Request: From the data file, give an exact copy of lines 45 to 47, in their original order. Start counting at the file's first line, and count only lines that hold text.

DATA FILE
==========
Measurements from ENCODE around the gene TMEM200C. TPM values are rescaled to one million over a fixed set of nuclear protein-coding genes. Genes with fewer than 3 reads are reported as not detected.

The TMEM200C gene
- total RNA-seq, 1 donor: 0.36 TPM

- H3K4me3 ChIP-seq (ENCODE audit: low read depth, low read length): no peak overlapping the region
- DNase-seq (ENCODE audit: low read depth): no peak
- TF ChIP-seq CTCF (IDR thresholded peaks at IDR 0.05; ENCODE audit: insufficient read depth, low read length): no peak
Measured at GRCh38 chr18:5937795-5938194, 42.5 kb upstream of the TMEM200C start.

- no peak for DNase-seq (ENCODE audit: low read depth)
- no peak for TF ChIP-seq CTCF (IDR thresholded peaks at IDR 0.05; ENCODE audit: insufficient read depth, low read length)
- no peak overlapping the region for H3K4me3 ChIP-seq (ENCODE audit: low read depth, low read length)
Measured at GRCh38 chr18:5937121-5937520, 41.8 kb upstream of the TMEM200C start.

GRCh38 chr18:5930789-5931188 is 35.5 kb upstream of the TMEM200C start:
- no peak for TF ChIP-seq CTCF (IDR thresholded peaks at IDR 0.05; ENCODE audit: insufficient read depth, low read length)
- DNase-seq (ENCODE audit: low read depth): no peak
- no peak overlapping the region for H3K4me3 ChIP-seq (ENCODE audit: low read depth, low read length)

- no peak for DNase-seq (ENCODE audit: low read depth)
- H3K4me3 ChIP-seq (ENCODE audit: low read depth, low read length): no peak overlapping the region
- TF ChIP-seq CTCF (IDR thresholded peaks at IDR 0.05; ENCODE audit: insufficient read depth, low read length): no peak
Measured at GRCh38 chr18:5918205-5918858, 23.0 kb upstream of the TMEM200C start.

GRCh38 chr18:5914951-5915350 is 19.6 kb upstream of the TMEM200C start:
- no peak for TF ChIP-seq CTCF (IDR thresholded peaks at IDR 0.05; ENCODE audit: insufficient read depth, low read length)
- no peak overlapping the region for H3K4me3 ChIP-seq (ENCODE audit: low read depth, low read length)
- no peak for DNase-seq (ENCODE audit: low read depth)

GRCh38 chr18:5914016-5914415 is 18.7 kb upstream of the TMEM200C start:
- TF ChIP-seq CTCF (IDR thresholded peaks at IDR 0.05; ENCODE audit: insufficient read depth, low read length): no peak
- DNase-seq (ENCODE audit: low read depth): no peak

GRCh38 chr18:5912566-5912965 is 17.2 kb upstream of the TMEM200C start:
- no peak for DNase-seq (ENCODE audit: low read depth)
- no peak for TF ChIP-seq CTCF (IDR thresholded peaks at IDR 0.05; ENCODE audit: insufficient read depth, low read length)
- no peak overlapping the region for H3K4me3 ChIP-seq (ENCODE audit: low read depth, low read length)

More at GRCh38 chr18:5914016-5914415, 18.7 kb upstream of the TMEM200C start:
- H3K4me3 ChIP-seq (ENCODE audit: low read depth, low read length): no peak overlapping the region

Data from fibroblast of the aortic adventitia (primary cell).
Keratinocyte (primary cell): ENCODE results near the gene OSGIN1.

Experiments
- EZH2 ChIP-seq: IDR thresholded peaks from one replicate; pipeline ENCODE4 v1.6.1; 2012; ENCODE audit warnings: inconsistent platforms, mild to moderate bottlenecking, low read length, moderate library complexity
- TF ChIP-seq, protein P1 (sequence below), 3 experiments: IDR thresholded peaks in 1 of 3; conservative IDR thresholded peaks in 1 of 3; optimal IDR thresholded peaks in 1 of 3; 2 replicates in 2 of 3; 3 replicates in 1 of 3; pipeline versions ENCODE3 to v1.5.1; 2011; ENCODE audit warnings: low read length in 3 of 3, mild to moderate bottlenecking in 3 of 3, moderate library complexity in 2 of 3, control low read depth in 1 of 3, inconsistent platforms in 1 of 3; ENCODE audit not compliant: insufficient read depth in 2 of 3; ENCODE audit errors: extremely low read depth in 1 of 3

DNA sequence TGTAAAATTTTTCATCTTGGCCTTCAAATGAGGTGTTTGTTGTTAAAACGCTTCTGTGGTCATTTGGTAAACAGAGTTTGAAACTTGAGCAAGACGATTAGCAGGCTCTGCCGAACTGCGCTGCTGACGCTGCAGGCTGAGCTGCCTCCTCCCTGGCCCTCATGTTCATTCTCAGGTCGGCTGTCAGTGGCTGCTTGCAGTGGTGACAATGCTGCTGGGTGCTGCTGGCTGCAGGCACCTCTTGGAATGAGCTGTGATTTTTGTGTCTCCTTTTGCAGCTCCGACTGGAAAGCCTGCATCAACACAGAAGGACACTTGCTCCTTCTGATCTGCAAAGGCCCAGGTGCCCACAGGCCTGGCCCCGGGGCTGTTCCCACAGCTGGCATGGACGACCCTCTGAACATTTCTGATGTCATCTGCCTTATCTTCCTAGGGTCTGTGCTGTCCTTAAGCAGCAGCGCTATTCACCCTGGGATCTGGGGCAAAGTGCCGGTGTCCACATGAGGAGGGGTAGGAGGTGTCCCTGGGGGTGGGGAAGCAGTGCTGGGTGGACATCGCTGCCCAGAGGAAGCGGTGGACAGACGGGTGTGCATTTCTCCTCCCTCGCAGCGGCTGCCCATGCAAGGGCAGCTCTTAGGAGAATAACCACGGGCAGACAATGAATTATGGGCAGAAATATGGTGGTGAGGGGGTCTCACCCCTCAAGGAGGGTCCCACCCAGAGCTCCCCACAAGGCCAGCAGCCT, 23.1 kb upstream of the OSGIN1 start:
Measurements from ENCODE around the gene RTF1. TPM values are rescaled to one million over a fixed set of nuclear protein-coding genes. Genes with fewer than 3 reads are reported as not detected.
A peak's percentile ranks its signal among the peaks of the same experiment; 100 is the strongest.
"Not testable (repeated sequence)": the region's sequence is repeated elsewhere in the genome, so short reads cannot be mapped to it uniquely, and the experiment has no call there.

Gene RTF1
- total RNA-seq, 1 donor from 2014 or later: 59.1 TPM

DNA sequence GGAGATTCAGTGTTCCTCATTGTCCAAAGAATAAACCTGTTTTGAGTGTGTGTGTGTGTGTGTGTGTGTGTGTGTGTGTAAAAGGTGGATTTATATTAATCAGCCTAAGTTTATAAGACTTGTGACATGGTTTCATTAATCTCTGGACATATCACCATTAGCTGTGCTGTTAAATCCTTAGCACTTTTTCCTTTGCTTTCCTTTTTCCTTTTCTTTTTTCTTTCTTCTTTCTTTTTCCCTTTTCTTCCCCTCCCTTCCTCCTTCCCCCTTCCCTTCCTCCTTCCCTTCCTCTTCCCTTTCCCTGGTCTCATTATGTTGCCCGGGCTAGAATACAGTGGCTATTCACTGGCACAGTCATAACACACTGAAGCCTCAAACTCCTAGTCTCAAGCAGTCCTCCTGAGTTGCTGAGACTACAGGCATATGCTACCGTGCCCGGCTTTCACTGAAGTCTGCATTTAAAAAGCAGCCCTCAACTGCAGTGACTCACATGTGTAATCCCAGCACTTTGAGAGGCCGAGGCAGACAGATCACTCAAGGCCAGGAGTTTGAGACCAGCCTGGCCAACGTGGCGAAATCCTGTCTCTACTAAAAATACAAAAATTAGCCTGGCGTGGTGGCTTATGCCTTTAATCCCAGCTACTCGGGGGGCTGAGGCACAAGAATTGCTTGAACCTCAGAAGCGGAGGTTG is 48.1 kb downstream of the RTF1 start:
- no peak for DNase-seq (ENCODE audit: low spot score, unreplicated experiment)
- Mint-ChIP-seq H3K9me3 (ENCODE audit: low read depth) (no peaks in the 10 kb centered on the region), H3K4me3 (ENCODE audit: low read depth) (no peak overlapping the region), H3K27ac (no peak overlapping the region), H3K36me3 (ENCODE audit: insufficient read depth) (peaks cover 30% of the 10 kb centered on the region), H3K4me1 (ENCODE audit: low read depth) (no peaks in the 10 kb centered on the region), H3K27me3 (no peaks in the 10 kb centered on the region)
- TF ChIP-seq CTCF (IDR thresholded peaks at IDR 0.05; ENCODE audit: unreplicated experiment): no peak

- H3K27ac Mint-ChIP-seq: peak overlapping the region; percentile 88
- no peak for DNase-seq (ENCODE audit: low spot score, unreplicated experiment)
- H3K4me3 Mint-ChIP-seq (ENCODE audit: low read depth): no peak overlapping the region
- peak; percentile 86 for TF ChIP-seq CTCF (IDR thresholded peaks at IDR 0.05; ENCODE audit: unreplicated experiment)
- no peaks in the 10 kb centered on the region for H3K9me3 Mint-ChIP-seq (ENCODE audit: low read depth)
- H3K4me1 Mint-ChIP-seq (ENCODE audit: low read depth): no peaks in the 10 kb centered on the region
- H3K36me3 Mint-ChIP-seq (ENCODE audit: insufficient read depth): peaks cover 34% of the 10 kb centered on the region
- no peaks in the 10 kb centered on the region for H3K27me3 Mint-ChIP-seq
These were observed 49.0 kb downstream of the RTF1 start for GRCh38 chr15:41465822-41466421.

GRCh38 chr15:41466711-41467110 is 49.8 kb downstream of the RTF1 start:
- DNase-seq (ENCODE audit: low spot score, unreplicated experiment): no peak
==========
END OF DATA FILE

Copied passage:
- no peak for DNase-seq (ENCODE audit: low spot score, unreplicated experiment)
- Mint-ChIP-seq H3K9me3 (ENCODE audit: low read depth) (no peaks in the 10 kb centered on the region), H3K4me3 (ENCODE audit: low read depth) (no peak overlapping the region), H3K27ac (no peak overlapping the region), H3K36me3 (ENCODE audit: insufficient read depth) (peaks cover 30% of the 10 kb centered on the region), H3K4me1 (ENCODE audit: low read depth) (no peaks in the 10 kb centered on the region), H3K27me3 (no peaks in the 10 kb centered on the region)
- TF ChIP-seq CTCF (IDR thresholded peaks at IDR 0.05; ENCODE audit: unreplicated experiment): no peak